The funniest sights were the passengers in the Minardi F1x2 cars who had been doing charity passenger rides all weekend, with drivers like Johnny Herbert all taking it very seriously. As the cars braked, so the passenger in the back seat would headbutt the cowling in front of them, as they weren’t ready for the braking forces a modern car has! I would imagine all the physiotherapists in Johannesburg were very busy on the Monday, as over 80 fare paying passengers experienced F1 power and speed for the first time that weekend and would have the stresses and bruises to show for it!
I then had 10 days of rest and relaxation in the sun at my host’s house in Boksburg (average daily temperature 30’C) before returning back to Kyalami for the 2 day Power Tour meeting. The meeting had a variety of races, from FFords to Production Saloons to Wesbank V8s to SA Superbikes, and several of the championships were going down to the wire. As the Friday was a normal working day, I volunteered to flag marshal at The Kink (after consultation with Tony Taylor, the chief marshal). This entailed getting my wheelchair up onto the rostrum, then clambering up myself so that I could then sit and watch, and then use the iron railing to haul myself up every time I needed to display a flag. But this was also magic for me – as this was the first time I could flag marshal since my accident in 2000! Despite the deluge of the daily 4PM thunderstorm, I came away from the stand feeling rather elated.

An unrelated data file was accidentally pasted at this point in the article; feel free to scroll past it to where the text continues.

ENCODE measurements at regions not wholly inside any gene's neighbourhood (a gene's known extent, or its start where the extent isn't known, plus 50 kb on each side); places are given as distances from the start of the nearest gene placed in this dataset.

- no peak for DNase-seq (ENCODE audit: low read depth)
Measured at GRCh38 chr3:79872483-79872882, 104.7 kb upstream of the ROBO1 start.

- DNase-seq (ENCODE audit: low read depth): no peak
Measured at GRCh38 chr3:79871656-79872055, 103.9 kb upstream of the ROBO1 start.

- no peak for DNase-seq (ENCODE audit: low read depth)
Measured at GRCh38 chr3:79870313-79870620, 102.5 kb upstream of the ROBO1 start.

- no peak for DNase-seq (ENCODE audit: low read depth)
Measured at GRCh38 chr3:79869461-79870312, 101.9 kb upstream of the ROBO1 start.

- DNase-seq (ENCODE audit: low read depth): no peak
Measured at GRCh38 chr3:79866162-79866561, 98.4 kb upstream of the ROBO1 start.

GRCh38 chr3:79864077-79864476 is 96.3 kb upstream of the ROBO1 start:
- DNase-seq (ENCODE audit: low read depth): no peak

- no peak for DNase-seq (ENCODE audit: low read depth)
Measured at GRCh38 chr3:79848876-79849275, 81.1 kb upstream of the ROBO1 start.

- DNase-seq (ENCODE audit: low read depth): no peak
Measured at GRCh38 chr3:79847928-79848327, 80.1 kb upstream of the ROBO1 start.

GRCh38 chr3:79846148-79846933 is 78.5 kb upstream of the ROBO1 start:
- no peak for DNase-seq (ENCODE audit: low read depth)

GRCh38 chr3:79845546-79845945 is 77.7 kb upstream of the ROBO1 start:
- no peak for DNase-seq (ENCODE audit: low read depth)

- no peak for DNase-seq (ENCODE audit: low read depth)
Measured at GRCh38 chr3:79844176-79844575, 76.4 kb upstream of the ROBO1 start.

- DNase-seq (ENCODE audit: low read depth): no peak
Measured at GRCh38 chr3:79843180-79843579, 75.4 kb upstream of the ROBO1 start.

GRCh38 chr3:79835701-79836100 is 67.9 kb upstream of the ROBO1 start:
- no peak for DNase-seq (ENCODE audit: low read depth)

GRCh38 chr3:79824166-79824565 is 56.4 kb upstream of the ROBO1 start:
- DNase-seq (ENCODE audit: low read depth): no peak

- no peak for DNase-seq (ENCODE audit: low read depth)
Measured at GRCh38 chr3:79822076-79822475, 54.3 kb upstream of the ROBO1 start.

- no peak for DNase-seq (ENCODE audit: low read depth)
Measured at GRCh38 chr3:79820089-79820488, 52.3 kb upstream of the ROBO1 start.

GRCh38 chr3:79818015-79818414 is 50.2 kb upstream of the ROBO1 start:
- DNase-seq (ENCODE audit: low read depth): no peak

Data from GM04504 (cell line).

For raceday itself, it was decided that I should join the pitlane crew and watch the personnel going about their tasks. But there was a further reason for being placed there as prior to the trip I had made contact with chief marshal Tony Taylor and said I still had a dream of flying the chequered flag one more time, the very flag I was waving at the time of my accident.
And so for the afternoon races I found myself in the crow’s nest at the startline where I joined Lyn and Annemarie. I expected to just waive the flag for one race only, probably the last race of the day but suddenly, 5 races from the end of the programme, I had the flag thrust into my hand and told to get on with it! So I did, for each and every one of those 5 races!
What I was feeling at the end of the day is beyond words, as I had come full circle finally from being seriously injured and disabled, to retaking my place on the start gantry in just 5 years!
So this is very definitely a trip to remember for me, for all the RIGHT reasons!
PS I feel it is proper to say that I am currently not allowed to flag marshal whilst in the UK, following a directive in 2001 that I received from the MSA whilst I use a wheelchair for sitting, etc. The authorities in South Africa were fully aware of this in my discussions with them, and they deemed the practices I went through as being perfectly acceptable to them and their insurers.
Therefore I do not want this to be seen as a slur against the MSA here in the UK, as they have been most supportive ever since the accident. However I suspect that in making their decision, they had to take council from outside bodies, like insurance companies, and this affects why I can do things in South Africa that I can’t in the UK.